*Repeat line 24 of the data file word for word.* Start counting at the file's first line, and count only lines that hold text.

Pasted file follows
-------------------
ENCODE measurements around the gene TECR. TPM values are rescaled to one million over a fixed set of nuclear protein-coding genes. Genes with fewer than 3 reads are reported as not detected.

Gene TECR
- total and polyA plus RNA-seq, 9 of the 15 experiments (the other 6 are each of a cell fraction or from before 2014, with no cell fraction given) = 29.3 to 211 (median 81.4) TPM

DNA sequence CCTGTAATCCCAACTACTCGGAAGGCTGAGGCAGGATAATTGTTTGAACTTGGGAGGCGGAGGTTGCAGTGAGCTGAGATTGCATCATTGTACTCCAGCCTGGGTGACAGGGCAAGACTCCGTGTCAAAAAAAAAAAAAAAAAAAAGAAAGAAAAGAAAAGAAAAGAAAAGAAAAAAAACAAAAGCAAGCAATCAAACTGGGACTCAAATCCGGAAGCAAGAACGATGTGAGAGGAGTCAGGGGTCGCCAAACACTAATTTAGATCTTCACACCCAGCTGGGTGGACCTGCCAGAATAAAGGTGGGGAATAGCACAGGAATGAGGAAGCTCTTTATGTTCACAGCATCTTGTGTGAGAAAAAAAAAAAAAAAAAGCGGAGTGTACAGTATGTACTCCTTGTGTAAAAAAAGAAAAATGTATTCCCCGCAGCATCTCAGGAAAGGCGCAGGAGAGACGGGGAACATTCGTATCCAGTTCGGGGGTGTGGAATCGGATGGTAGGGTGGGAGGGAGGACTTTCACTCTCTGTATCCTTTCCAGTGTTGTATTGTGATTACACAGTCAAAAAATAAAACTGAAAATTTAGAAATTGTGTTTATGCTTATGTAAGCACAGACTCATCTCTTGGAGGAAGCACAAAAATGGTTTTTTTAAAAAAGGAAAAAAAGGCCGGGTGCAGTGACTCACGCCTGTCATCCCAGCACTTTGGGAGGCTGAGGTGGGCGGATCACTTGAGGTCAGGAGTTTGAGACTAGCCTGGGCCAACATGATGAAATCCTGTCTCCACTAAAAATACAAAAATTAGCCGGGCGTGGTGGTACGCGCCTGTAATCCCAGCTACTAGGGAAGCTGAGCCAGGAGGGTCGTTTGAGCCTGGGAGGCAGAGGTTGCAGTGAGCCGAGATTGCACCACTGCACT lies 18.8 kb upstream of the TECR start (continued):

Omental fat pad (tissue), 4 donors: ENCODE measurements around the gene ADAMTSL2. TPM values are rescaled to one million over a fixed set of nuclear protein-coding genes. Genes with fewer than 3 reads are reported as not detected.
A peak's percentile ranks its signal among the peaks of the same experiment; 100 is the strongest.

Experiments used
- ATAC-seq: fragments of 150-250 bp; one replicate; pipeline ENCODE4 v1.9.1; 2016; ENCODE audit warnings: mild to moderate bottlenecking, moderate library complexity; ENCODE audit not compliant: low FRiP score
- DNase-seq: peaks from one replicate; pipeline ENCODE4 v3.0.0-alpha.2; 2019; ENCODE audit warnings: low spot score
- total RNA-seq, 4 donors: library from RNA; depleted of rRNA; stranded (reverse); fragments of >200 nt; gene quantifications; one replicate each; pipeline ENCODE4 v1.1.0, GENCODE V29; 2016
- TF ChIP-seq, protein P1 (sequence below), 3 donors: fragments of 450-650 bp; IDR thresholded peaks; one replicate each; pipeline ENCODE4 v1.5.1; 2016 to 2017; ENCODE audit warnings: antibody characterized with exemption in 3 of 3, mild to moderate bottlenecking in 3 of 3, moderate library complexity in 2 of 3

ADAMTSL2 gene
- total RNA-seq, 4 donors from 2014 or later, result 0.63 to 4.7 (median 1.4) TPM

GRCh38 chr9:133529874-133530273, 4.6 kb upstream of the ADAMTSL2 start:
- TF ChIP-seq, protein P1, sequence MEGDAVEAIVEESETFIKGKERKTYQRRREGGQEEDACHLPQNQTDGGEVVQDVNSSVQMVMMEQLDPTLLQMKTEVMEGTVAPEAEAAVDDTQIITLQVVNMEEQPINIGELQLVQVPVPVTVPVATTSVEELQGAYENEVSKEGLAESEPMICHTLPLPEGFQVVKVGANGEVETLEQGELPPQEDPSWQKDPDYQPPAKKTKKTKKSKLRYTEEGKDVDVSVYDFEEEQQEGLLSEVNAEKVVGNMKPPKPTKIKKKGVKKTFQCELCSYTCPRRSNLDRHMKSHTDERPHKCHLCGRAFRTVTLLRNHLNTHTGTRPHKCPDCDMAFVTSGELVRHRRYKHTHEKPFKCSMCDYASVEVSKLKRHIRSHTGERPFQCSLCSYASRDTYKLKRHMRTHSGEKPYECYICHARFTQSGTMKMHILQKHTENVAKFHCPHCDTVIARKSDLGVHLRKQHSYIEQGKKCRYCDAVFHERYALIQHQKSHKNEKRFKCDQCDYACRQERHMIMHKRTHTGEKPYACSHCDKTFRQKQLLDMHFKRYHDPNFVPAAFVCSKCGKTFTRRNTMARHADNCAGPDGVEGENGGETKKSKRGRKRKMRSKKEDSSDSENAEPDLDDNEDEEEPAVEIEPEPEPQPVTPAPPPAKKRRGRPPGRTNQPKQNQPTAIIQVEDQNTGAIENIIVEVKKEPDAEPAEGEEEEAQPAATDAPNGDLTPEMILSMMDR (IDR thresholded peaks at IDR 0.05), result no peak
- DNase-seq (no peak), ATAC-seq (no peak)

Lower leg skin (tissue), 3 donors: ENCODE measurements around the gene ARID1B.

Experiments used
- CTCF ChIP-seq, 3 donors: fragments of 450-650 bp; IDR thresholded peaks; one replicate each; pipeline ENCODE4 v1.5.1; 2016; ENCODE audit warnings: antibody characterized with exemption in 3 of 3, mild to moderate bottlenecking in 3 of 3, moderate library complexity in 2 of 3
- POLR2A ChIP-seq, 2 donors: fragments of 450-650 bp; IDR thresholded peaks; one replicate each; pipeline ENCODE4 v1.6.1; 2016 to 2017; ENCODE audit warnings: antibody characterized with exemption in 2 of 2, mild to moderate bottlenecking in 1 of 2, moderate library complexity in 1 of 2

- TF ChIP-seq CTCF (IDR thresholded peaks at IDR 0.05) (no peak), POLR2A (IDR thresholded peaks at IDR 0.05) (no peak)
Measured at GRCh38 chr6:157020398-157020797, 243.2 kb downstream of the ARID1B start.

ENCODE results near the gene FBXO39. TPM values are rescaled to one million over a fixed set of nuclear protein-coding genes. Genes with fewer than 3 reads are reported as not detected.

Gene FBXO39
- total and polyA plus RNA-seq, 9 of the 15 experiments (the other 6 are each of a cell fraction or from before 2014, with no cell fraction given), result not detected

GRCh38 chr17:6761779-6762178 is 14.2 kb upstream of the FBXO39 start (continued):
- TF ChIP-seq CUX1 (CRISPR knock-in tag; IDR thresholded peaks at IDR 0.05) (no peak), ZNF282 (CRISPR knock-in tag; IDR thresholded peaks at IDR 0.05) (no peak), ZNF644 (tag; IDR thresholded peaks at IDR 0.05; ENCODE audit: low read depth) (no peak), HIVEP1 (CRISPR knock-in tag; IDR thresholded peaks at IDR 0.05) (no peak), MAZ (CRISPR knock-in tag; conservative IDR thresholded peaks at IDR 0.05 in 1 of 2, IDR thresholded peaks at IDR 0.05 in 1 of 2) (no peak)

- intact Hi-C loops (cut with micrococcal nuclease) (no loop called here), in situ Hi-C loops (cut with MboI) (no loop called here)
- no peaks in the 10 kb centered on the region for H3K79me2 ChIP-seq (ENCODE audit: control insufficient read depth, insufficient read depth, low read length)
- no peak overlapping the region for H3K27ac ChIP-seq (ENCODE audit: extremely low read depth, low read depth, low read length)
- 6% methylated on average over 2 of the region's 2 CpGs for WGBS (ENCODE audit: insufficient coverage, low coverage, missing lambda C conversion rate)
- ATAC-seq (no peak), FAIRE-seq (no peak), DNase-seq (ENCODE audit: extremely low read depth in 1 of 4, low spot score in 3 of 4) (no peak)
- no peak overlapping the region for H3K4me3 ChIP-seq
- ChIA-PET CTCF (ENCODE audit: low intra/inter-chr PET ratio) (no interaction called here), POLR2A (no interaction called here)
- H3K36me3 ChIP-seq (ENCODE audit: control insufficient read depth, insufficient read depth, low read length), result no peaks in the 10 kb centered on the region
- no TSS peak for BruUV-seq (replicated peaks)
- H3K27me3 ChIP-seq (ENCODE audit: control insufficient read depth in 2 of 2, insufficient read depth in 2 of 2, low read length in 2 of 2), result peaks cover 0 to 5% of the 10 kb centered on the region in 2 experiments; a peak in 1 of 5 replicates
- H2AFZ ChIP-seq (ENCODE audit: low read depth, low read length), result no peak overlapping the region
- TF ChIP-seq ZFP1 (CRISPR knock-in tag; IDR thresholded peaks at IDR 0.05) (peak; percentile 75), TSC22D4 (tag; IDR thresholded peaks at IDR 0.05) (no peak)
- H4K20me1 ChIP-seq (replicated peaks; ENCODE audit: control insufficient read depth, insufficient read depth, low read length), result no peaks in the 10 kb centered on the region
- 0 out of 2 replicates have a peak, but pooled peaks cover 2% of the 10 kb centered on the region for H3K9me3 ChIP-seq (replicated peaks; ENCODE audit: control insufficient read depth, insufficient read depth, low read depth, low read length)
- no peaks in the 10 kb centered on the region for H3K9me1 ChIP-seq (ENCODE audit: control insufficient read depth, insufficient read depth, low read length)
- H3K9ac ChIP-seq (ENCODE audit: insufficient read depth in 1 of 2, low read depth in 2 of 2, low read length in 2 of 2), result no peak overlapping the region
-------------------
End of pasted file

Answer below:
Gene FBXO39